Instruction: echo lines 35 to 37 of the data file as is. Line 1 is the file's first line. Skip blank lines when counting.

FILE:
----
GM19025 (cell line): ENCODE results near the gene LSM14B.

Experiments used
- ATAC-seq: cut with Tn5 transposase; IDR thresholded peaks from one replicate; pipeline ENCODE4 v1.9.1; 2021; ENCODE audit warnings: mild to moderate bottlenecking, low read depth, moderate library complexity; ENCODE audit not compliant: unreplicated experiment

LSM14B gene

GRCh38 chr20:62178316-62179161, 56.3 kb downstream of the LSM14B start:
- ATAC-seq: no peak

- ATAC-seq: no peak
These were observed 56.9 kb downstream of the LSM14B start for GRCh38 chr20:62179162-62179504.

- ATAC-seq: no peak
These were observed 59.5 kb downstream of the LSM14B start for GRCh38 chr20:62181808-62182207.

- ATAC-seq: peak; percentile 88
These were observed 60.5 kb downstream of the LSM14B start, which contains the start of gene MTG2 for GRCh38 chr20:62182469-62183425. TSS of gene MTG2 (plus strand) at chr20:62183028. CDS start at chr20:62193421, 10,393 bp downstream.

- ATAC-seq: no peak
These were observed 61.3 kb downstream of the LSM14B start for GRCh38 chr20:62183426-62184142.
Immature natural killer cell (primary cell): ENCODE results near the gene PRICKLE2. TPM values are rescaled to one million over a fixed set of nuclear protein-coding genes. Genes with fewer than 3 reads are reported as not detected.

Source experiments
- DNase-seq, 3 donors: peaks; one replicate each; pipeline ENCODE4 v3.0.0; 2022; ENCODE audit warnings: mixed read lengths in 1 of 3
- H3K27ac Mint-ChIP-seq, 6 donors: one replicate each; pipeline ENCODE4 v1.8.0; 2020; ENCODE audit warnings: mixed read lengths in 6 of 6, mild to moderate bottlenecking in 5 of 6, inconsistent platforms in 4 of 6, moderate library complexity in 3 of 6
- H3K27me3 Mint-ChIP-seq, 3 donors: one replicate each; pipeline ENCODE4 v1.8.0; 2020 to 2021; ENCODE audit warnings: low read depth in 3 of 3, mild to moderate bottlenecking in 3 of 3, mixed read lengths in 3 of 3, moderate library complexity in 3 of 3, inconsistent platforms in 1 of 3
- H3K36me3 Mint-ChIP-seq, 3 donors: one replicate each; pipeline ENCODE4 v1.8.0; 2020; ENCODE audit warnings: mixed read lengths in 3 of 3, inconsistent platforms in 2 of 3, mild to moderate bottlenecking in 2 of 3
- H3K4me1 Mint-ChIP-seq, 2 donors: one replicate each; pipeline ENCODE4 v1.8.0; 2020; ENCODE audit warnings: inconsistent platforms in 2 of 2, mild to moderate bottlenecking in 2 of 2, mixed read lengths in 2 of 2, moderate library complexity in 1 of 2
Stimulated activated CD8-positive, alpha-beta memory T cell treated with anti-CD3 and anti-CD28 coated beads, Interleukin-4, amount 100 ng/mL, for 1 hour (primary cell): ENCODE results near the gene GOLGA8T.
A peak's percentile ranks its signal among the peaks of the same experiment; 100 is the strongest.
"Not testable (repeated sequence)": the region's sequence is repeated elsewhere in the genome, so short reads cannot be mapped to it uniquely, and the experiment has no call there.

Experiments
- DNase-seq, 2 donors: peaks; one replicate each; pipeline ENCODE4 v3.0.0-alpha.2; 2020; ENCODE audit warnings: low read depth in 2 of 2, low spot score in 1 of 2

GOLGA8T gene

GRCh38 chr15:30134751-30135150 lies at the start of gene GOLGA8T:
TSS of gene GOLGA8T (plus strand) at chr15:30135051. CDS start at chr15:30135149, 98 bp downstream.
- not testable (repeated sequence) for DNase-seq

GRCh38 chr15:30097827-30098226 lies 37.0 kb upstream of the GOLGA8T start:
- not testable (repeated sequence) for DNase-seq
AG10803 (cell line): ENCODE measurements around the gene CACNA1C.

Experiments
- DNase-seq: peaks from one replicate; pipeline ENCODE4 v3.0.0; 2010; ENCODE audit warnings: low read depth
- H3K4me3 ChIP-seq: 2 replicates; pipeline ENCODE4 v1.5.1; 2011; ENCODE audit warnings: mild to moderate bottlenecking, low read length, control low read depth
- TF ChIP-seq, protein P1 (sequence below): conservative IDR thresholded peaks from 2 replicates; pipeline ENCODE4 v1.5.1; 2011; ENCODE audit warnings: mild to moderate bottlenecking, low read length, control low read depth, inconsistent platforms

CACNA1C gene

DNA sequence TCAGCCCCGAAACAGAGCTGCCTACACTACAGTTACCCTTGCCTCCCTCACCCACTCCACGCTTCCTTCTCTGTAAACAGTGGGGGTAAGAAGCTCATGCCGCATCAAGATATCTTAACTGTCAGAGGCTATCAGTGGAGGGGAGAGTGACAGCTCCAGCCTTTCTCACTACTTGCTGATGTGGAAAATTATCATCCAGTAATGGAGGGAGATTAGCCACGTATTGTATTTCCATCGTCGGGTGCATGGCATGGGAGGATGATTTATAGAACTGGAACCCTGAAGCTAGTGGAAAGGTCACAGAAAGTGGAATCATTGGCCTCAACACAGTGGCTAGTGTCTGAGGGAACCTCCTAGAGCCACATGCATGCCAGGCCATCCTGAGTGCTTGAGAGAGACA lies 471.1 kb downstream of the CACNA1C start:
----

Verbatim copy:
- DNase-seq: peaks from one replicate; pipeline ENCODE4 v3.0.0; 2010; ENCODE audit warnings: low read depth
- H3K4me3 ChIP-seq: 2 replicates; pipeline ENCODE4 v1.5.1; 2011; ENCODE audit warnings: mild to moderate bottlenecking, low read length, control low read depth
- TF ChIP-seq, protein P1 (sequence below): conservative IDR thresholded peaks from 2 replicates; pipeline ENCODE4 v1.5.1; 2011; ENCODE audit warnings: mild to moderate bottlenecking, low read length, control low read depth, inconsistent platforms